Every time I test and review an Android phone like the new Galaxy S10, I get frustrated with my iPhone X. "Why can't the iPhone do this?" I say to myself.
The even more frustrating part is that the features I'm talking about this time around aren't new to the Galaxy S10. They've been around for years.
First, I wish the iPhone had a better shortcut for opening the camera. The Galaxy S10, Pixel 3 and other Android phones let you double-press the power button — whether the screen is on or off — to launch into shooting.
Sure, my iPhone X has a camera shortcut on the lock screen, but you first have to turn on the display (though you can use "raise to wake" for the display to turn on), then long-press the camera icon to launch the camera. Why require an extra step?
Another great Galaxy S10 feature: No matter where you are on the phone you can quickly get to the camera by double-pressing the power button. Quick and easy. With the iPhone, you have to slide down from the top of the screen to launch Control Center and then press the camera button.
MORE: Samsung Galaxy S10 Plus Review: The Ultimate Android Phone is Here
The second thing that annoys me about the iPhone compared with the Galaxy S10 is the settings shortcut menu on Samsung's phone. iOS 12's Control Center gives me almost everything I need, but why force me to back out to the home screen and then find the Settings app if I want to do anything else?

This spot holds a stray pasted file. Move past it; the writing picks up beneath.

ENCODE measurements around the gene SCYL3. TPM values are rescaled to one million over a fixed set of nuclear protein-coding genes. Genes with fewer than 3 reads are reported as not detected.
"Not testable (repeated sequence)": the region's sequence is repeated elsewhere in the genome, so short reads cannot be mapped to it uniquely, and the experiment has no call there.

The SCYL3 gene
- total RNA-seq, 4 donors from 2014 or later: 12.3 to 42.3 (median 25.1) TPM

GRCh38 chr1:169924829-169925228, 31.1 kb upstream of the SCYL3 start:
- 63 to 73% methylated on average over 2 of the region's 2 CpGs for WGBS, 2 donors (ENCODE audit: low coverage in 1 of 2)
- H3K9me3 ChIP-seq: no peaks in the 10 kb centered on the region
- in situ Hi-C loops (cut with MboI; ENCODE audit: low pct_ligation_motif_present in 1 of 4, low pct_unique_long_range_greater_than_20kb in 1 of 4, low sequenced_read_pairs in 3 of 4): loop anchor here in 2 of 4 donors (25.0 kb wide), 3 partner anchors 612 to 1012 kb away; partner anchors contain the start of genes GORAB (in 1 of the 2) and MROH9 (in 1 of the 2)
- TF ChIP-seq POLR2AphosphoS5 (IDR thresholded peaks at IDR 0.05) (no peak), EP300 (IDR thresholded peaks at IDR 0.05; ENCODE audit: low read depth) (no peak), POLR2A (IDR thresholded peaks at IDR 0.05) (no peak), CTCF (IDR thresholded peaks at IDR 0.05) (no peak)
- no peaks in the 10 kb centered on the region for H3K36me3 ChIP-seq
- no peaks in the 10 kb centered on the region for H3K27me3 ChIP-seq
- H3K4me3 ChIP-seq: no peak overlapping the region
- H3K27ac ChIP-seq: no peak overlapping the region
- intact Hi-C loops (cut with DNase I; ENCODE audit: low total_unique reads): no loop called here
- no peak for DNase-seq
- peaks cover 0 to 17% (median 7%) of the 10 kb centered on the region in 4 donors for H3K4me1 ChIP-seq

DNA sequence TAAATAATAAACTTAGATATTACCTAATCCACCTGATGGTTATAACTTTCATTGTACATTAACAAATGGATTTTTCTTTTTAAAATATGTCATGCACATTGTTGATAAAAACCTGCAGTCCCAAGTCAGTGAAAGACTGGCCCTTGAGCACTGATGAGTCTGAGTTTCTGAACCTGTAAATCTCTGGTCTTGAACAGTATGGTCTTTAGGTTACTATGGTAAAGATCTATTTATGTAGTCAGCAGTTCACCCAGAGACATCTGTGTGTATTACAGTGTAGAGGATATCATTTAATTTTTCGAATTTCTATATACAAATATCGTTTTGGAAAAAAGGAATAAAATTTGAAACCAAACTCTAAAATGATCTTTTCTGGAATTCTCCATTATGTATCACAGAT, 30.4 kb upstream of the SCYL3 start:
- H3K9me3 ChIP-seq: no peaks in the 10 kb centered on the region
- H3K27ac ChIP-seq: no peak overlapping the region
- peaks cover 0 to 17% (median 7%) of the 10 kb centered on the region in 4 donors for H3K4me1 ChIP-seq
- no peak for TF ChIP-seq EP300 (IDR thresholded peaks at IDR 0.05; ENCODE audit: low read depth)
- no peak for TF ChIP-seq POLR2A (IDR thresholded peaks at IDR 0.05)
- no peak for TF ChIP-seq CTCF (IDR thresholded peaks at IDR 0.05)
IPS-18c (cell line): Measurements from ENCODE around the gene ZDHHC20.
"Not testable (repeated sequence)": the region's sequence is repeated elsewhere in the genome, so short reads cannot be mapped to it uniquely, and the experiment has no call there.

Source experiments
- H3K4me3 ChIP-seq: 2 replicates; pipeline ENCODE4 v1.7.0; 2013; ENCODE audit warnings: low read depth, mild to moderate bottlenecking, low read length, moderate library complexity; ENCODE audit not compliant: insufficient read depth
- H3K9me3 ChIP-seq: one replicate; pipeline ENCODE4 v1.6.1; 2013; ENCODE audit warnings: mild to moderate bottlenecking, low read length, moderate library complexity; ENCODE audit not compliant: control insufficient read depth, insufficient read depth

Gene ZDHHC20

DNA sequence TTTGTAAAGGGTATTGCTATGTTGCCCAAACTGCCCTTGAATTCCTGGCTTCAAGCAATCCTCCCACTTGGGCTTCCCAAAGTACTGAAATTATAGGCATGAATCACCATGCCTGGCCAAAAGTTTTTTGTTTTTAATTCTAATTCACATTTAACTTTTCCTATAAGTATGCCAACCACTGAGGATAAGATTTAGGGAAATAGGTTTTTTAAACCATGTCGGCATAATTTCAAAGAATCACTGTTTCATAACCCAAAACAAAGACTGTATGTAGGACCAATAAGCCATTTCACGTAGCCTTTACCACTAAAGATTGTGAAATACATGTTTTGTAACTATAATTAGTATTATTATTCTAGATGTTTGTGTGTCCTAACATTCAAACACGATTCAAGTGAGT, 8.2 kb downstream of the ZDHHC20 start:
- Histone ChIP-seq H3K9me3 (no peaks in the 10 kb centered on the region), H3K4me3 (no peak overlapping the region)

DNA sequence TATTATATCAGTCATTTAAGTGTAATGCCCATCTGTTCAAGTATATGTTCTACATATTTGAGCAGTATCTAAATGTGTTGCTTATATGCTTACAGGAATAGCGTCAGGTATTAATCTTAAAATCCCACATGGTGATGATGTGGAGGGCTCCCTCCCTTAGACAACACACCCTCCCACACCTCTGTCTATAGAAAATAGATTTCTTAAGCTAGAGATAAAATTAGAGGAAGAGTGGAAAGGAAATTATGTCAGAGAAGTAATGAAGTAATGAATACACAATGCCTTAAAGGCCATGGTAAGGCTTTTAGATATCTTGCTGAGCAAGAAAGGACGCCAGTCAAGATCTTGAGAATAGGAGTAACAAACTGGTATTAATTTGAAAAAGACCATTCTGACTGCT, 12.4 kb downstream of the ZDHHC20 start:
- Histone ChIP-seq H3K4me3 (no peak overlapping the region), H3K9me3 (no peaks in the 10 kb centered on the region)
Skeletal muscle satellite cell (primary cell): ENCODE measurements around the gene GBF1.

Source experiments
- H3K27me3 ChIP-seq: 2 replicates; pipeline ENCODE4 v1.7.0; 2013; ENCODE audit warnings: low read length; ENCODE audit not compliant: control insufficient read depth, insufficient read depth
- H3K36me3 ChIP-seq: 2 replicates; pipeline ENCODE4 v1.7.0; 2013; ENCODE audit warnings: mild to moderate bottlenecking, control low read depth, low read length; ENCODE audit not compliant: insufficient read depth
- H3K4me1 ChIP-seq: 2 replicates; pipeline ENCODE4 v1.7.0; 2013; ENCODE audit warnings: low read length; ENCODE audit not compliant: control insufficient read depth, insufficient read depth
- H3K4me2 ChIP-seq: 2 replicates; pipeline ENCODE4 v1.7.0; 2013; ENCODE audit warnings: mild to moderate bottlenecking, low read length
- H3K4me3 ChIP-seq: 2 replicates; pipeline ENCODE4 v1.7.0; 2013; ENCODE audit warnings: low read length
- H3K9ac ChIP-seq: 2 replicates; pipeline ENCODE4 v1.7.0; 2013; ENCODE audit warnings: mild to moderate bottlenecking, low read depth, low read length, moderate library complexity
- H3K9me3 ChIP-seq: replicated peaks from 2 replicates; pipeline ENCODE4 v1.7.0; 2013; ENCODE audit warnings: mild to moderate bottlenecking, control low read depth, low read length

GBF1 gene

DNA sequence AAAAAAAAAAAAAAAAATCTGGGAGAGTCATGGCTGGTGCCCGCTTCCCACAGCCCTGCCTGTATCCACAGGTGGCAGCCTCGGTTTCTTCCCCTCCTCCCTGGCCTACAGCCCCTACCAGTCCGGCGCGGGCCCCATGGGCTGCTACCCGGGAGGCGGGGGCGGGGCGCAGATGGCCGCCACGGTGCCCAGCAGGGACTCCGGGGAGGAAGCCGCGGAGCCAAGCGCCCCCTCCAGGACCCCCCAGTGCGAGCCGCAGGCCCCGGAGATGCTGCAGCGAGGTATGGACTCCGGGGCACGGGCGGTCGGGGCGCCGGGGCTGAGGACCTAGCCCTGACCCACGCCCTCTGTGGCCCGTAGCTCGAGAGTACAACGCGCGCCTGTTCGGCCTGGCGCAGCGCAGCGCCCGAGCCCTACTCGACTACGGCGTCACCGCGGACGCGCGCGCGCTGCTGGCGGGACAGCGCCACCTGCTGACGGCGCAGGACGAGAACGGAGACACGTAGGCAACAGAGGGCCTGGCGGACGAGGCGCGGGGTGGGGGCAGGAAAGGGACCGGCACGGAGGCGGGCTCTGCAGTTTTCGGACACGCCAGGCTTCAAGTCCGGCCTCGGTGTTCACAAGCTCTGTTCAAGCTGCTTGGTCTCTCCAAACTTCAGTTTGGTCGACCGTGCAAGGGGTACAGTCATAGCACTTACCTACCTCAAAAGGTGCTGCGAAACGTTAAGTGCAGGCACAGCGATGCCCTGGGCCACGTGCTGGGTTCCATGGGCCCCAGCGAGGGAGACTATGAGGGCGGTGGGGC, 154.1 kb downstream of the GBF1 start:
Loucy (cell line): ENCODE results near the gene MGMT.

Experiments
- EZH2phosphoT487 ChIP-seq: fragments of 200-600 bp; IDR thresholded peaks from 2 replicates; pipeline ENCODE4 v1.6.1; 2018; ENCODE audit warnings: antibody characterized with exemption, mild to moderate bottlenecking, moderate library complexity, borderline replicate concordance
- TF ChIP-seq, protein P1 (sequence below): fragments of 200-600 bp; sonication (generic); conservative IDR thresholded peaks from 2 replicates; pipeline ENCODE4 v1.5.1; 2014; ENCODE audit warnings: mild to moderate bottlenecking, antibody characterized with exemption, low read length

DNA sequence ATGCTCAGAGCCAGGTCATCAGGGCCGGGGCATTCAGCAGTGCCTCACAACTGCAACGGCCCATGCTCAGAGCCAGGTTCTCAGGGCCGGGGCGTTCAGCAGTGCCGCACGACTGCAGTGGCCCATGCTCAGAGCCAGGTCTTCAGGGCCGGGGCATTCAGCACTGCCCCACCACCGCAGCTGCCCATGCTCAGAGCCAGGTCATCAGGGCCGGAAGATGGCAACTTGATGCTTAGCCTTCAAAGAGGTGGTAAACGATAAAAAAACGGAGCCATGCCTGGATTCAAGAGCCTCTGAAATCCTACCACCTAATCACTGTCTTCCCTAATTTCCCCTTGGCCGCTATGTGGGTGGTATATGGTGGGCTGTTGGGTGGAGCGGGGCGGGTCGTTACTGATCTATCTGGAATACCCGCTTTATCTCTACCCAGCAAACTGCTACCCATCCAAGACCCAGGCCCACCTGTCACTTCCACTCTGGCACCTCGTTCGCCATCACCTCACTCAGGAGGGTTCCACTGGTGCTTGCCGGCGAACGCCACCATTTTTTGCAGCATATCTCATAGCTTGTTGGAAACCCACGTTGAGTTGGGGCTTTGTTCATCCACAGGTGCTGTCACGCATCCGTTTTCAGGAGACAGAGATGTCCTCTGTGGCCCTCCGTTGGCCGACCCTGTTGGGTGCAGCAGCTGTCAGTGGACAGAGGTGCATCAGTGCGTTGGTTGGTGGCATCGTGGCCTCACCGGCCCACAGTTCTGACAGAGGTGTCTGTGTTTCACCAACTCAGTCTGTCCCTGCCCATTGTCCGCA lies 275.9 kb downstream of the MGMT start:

With the Galaxy S10 (and previous Galaxy phones), you just swipe down from the top of the screen and hit the little Settings icon to dive right into the Settings app. Another plus: If you want to change the Wi-Fi network, you simply long-press on the Wi-Fi icon on the Galaxy S10. With iPhones, nothing happens when you long-press on the Wi-Fi icon. Boo.
Of course, the Galaxy S10 Plus has a lot of other newer and cooler features, including Wireless PowerShare for charging other phones or gadgets using the back of the phone. And I also really like the ultrawide-angle lens for getting more dramatic photos.
But these aren't the things that I miss when I go back to my iPhone. It's the little things that Samsung (and other Android phone makers) have been getting right for years.
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